The leader of the campaign aimed at ousting President Chen Shui-bian (
The campaign leader, former Democratic Progressive Party (DPP) chairman Shih Ming-teh (施明德), yesterday expressed concern about the outcome of the judicial inquiry into the case, and urged Prosecutor Eric Chen (陳瑞仁) not to succumb to political interference.
"When Chiou I-jen (邱義仁) said that Chen should step down if he or his wife were found to have been involved in graft, I think his words implied that the prosecutor's report has already been sent to the higher authorities," Shih said during a press conference held in Taipei.
Chiou, the secretary-general of the National Security Council, made the comments on Monday.
Arguing that Chiou made the remarks knowing that the investigation had found no evidence of wrongdoing on the president's behalf and would not prosecute him, the campaign said its legal team had carried out its own investigation and offered 10 reasons why the president should resign.
According to the campaign's news coordinator, Chang Fu-chung (
"Prosecutor [Eric] Chen is playing a crucial role, standing in a historic position. He should take the people and justice into consideration, rather than his own future," Shih said.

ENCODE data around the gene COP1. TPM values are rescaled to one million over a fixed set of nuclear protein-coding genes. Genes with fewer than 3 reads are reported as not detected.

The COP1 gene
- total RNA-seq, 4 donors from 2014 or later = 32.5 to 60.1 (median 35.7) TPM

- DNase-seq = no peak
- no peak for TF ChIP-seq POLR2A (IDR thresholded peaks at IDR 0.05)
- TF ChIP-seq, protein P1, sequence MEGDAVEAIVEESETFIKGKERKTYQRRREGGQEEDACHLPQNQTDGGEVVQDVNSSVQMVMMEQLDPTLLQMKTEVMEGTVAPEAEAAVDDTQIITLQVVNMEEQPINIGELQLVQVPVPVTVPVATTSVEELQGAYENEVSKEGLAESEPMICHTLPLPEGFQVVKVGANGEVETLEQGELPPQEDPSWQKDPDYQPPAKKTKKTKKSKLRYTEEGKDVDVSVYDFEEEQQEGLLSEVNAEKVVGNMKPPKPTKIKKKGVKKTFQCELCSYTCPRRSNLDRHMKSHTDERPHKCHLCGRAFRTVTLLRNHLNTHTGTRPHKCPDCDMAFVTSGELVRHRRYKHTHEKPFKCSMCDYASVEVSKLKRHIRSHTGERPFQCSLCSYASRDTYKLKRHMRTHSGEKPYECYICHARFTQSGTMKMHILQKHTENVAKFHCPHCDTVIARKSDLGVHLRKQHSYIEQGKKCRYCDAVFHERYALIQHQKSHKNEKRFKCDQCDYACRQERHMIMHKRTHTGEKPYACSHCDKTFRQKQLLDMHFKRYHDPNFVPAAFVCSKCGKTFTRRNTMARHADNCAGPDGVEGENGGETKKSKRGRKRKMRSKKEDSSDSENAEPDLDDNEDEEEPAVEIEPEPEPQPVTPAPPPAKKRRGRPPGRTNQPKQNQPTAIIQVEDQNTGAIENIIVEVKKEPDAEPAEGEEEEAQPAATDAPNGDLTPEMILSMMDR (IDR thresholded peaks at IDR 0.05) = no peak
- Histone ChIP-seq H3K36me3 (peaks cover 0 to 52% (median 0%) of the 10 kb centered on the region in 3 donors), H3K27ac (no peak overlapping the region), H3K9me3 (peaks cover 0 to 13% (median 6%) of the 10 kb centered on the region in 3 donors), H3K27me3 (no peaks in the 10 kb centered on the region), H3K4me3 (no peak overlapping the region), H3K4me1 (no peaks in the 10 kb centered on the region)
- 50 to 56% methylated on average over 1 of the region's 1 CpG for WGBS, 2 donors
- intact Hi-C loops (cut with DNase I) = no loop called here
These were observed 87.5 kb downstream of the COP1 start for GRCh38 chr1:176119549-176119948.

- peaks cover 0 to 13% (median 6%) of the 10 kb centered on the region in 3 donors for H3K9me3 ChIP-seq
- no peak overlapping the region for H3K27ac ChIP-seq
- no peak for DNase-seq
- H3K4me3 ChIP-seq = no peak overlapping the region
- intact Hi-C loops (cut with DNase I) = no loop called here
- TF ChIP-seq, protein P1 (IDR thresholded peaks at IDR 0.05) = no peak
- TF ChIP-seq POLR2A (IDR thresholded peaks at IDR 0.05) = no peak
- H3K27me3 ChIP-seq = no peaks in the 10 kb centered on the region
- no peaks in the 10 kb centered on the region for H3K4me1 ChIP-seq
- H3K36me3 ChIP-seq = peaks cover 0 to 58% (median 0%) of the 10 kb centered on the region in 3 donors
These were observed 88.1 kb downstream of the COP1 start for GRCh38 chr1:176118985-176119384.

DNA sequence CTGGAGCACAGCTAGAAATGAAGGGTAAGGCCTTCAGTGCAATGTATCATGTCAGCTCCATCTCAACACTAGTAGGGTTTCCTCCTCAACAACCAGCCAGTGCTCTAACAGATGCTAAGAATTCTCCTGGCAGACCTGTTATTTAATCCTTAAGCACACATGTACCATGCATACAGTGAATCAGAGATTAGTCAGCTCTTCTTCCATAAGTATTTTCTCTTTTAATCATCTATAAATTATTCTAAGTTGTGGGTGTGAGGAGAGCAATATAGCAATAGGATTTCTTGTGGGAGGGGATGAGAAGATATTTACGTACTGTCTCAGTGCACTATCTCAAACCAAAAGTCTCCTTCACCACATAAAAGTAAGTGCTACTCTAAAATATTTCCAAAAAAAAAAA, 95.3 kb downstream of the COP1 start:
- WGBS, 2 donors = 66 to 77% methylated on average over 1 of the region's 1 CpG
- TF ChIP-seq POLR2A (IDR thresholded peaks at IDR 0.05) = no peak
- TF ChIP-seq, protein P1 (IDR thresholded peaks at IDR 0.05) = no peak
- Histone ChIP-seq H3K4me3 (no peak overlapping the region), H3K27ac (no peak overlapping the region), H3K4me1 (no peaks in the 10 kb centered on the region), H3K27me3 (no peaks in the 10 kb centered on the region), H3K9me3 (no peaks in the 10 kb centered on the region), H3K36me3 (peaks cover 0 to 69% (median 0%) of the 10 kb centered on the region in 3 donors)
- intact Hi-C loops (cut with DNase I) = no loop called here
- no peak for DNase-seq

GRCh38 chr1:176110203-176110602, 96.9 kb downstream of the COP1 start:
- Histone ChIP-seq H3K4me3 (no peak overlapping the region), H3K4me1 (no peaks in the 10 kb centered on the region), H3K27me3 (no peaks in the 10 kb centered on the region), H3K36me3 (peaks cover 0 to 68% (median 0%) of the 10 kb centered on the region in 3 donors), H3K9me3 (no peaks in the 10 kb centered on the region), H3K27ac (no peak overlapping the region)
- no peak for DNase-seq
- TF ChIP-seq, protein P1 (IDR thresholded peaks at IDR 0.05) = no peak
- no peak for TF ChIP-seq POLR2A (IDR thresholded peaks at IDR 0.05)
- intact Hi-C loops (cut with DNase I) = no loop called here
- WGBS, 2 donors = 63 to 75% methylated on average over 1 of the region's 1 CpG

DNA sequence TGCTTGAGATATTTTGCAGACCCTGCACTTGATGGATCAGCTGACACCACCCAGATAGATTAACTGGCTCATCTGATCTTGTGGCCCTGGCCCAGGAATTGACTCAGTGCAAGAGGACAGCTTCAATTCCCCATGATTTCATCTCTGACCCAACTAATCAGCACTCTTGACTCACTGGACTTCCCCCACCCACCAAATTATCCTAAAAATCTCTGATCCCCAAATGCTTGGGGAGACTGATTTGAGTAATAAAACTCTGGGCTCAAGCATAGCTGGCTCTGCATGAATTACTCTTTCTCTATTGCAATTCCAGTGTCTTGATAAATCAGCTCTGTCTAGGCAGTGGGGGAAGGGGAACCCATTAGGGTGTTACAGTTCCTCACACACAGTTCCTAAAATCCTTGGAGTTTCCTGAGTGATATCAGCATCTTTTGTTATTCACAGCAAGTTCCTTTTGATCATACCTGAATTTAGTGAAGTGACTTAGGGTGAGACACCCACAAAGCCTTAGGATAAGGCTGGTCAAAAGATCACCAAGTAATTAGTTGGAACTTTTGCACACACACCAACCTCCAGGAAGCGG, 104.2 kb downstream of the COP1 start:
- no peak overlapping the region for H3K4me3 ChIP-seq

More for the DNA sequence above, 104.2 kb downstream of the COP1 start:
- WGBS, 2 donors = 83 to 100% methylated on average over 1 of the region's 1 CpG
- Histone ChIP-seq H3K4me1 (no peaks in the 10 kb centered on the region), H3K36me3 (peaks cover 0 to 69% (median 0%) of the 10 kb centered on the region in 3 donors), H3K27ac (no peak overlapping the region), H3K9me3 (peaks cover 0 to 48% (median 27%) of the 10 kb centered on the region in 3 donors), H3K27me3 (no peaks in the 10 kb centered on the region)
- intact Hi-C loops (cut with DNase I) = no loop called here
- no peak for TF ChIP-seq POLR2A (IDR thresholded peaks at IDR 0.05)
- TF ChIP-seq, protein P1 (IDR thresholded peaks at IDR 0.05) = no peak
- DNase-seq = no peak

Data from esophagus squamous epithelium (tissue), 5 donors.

Chang said the possibility of the president not being prosecuted over the special allowance fund investigation should be zero, according to the camp's investigation.
The Presidential Office yesterday dismissed Shih's allegation that prosecutors had already submitted a copy of the indictment statement of President Chen's special allowance fund to the president.
"There is no such a thing. It is pure speculation," Presidential Office Spokesman David Lee (
Lee said the Presidential Office respected the judicial inquiry into the matter. He said they would not meddle in the case nor engage in any speculation or pre-judgment.
Meanwhile, Premier Su Tseng-chang (
When fielding questions from legislators, Su said that the president should quit if he or his family members were found guilty.
"I am the premier who was assigned by the president and I know what I should and should not say. I know my place," Su said when approached by the press for comment on Tuesday's statement.
"I believe that he [the president] would say the same on the same issue," Su added.
Su said that what he said at the legislature on Tuesday had always been his position regarding the allegations that the first family might be involved in corruption.